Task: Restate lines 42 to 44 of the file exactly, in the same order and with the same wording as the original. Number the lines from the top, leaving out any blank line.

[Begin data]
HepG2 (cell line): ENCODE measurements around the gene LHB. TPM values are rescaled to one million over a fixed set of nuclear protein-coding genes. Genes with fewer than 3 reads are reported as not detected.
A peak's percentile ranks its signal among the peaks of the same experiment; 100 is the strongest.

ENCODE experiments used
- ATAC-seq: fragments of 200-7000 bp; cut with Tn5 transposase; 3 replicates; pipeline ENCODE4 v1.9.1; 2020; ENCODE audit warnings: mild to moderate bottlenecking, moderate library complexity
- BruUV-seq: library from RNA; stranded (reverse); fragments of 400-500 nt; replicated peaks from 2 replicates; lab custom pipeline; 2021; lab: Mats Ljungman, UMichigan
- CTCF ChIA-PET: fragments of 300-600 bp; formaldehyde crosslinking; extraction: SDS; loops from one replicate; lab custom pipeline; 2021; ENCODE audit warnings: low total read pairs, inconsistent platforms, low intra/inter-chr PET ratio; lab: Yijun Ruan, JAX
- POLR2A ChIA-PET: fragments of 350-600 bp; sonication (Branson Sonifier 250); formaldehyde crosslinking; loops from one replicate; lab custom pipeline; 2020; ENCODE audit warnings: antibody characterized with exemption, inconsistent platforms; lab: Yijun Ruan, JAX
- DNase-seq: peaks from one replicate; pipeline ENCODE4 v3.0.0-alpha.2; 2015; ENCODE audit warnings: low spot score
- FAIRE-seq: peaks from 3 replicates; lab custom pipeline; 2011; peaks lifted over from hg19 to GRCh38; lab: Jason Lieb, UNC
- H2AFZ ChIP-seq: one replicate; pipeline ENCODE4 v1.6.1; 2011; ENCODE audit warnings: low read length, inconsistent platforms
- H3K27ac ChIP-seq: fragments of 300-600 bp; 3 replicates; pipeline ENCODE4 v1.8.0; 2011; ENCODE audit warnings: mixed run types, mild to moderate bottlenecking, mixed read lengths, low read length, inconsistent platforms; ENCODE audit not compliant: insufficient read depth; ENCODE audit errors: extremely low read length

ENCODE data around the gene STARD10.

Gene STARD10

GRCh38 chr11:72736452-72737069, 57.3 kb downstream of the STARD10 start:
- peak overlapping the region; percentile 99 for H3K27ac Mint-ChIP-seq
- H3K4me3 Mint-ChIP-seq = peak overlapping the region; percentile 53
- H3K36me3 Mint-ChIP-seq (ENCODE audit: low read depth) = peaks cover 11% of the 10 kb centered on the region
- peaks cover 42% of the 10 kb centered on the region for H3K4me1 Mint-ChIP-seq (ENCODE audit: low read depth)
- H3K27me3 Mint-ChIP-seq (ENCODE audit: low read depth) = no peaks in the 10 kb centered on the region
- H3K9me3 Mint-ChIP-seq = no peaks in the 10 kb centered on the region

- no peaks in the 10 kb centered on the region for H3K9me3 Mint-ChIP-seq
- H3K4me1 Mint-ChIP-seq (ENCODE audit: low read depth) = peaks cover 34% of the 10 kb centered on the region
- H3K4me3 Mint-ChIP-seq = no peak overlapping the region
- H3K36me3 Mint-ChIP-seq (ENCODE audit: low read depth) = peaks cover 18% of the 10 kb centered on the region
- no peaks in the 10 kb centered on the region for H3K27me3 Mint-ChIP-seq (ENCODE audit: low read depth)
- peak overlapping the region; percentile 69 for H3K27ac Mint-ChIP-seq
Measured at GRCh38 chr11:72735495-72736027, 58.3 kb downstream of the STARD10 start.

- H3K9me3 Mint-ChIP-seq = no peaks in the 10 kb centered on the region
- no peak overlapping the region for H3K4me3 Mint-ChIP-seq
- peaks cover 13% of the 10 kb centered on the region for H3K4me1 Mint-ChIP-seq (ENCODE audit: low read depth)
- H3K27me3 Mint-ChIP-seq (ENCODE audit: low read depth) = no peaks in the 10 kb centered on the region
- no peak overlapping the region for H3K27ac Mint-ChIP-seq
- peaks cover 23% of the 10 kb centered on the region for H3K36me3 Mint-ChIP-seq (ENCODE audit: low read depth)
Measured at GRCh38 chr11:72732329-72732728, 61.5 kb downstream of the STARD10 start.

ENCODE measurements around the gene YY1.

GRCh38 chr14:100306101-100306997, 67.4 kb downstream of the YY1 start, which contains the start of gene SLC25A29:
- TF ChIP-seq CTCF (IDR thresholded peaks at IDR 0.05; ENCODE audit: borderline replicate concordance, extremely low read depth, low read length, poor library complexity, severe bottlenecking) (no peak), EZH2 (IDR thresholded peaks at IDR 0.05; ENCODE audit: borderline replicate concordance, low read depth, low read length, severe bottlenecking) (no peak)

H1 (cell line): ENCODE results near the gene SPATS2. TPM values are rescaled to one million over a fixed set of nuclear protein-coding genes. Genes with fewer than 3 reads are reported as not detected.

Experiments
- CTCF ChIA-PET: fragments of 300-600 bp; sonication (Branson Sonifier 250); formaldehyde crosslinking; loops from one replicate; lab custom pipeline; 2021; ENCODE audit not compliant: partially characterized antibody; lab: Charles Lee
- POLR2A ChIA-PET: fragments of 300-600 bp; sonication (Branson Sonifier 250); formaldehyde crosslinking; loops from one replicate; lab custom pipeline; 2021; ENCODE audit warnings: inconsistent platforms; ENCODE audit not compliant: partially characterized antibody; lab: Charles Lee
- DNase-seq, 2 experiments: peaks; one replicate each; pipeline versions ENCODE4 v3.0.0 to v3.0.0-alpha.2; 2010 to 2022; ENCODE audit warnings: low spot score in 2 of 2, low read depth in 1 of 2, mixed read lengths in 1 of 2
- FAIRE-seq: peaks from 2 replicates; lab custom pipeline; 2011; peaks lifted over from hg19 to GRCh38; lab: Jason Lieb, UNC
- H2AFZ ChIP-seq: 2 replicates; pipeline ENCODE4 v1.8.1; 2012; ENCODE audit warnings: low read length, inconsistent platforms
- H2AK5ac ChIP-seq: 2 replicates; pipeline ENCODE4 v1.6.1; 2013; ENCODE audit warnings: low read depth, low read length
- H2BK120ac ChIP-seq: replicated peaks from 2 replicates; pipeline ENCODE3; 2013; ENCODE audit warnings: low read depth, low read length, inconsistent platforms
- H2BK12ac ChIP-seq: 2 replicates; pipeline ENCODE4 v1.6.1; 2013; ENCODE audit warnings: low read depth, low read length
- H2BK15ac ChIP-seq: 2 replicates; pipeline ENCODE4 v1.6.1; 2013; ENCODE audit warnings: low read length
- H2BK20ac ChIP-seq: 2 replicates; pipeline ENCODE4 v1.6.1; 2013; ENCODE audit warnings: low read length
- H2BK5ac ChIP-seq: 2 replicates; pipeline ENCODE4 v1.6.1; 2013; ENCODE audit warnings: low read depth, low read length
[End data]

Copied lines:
- DNase-seq, 2 experiments: peaks; one replicate each; pipeline versions ENCODE4 v3.0.0 to v3.0.0-alpha.2; 2010 to 2022; ENCODE audit warnings: low spot score in 2 of 2, low read depth in 1 of 2, mixed read lengths in 1 of 2
- FAIRE-seq: peaks from 2 replicates; lab custom pipeline; 2011; peaks lifted over from hg19 to GRCh38; lab: Jason Lieb, UNC
- H2AFZ ChIP-seq: 2 replicates; pipeline ENCODE4 v1.8.1; 2012; ENCODE audit warnings: low read length, inconsistent platforms